Inquiry launched into Asian steel dumping; OneSteel, BlueScope could be granted subsidies

An inquiry has been launched into Chinese and other Asian steelmakers for suspected dumping and subsidisation of “certain hollow structural” steel products, following a complaint from local steelmaker OneSteel, according to AFP.

Australia’s second-largest steel company OneSteel last month retrenched 400 workers at its manufacturing and distribution centres, following sustained pressure from the high Australian dollar and cheap overseas steel imports.

BlueScope Steel, Australia’s biggest steelmaker, followed suit, cutting 1,000 jobs and closing its export business.

The Australian Customs’ inquiry – involving steel companies from China, South Korea, Malaysia, Taiwan and Thailand – will hopefully provide a lifeline for Australia’s steelmakers, with the government likely to pay subsidies to local companies if the imports are confirmed ‘dumped’.

"The application alleges that the goods have been exported to Australia at prices less than their normal value and that, in the case of China, countervailable subsidies have been received in respect of the goods," AFP quoted Customs.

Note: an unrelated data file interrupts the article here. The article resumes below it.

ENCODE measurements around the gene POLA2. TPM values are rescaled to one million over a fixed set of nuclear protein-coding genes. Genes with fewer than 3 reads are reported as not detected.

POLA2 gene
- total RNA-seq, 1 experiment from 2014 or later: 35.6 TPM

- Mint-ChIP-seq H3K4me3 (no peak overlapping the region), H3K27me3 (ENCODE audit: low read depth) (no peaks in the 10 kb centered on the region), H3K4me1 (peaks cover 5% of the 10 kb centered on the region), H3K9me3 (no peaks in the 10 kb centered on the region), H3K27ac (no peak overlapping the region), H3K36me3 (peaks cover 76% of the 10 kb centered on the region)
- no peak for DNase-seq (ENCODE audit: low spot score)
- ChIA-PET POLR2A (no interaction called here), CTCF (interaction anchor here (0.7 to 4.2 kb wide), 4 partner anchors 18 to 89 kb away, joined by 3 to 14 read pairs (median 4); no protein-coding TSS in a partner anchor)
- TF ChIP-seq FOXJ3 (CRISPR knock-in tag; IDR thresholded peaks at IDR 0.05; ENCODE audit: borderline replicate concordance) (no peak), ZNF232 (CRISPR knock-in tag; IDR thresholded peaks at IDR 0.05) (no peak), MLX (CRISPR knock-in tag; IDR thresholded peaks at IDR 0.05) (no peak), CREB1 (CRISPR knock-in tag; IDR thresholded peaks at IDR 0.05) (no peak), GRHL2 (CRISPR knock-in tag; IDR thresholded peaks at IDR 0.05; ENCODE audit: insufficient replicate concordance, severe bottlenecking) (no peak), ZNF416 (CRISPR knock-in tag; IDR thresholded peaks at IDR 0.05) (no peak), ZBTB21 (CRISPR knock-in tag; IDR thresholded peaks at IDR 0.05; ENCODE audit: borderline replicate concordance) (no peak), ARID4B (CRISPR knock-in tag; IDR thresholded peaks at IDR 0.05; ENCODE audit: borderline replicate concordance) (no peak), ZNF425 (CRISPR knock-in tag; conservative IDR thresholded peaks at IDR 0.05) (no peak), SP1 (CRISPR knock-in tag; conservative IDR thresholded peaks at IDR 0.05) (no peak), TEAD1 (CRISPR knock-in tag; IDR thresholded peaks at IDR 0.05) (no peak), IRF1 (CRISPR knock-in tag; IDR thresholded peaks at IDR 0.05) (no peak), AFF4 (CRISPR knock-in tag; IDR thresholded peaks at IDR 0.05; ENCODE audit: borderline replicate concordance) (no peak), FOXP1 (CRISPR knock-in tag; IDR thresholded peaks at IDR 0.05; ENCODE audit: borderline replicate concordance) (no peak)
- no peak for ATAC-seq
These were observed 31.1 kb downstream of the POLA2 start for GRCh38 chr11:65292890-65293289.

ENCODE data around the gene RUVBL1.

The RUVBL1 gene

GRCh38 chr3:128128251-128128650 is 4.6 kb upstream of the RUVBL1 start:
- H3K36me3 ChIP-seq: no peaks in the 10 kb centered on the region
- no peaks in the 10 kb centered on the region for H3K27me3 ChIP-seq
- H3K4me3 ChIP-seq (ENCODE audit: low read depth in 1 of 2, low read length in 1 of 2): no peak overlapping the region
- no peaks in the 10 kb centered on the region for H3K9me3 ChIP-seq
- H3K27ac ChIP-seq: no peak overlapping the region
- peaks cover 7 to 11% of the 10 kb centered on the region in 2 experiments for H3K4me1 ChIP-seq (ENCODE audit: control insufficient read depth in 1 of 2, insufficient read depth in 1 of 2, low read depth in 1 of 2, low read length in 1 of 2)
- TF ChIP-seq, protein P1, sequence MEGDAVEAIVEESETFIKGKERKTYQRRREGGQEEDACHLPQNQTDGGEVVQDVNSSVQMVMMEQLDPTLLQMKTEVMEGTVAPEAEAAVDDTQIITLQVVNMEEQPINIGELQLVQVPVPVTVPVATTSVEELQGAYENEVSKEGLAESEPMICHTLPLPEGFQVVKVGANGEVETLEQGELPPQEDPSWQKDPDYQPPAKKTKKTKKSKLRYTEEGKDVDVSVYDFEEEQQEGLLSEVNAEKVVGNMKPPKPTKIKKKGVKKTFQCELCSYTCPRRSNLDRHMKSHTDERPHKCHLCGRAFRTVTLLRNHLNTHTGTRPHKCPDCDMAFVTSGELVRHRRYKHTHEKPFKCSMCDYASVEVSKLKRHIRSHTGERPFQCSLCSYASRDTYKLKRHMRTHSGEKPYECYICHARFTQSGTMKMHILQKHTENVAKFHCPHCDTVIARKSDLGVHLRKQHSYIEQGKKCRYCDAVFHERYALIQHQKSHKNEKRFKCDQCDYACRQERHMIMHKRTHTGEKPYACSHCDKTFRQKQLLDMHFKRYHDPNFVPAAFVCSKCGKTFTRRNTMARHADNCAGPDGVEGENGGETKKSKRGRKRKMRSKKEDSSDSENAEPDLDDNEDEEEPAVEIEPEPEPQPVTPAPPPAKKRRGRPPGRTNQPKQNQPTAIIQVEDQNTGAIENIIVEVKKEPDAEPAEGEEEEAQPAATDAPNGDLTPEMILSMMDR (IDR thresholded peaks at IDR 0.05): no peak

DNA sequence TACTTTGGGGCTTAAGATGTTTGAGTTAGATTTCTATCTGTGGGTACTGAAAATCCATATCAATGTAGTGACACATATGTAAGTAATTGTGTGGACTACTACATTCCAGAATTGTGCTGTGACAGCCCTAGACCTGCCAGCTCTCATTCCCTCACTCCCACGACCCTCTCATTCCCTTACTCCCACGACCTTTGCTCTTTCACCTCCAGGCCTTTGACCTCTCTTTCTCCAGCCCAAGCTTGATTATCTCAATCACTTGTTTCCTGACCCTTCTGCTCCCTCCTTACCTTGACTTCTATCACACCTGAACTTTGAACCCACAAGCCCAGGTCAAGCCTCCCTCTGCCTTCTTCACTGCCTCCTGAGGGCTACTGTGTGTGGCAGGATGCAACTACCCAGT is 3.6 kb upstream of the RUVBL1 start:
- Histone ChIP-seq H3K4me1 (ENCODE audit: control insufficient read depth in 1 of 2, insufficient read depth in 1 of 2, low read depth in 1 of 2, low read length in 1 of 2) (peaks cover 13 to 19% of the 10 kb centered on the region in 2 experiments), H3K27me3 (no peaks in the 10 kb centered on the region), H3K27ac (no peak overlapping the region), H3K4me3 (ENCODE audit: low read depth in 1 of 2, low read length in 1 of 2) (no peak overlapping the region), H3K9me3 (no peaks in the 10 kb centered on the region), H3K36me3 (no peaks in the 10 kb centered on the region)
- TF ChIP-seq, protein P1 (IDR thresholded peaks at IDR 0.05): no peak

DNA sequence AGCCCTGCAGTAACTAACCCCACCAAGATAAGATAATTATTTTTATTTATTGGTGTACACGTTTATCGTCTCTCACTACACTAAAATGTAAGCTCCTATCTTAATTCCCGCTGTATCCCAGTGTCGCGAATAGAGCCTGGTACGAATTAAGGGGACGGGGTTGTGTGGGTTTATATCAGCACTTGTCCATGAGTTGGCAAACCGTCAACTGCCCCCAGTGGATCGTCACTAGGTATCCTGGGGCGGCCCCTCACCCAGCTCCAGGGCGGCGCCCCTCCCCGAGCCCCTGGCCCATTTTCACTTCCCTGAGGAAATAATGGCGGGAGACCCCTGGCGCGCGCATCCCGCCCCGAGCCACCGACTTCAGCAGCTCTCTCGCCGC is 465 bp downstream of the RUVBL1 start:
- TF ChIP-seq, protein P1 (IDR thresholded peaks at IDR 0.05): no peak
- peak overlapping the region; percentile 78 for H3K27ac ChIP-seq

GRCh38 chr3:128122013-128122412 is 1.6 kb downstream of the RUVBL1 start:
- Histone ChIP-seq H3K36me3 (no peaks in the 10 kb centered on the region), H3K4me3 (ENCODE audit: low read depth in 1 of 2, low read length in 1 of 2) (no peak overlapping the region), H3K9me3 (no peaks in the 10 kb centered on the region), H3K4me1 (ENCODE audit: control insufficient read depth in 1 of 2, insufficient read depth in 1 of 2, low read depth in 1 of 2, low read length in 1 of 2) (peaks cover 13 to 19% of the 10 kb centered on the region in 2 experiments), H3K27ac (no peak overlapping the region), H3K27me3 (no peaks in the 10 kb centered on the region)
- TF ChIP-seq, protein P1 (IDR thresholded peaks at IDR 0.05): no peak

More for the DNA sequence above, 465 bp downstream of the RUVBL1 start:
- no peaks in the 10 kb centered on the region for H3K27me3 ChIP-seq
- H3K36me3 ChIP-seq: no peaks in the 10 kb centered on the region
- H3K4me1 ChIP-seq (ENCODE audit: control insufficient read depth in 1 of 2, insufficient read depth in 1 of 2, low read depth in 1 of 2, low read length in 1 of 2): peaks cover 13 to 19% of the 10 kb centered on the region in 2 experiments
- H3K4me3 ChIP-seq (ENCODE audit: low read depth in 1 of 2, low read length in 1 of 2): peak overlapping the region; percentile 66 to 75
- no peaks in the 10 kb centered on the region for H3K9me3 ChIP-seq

"The application claims that the dumped and subsidised exports have caused material injury to the Australian industry."

Customs delegates will reportedly look at imports between July 2010 and June 30 2011 for proof of OneSteel’s complaint, and look back as far as July 2007 to find proof that the local steelmaking industry was injured as a result of the imports. 

Customs said the government could be required to provide subsidies to Australia’s steelmakers if the matters pertaining to the complaint are proven; the inquiry is scheduled to report back by February next year.

Australia’s steel sector is clearly in dire straits, with the government proposing a $300 million fund as part of the carbon price package earlier this month to help Australian steel companies recover; the steel plan has not yet received backing from the opposition or the greens, though.

The government also appointed a manufacturing envoy to help the troubled industry secure more contracts from major companies such as BHP Billiton, Rio Tinto and Woodside Petroleum.

According to the AFP report, these companies all favour Chinese products over locally-made supplies, no doubt because of their extremely competitive pricing.

Image: AFP

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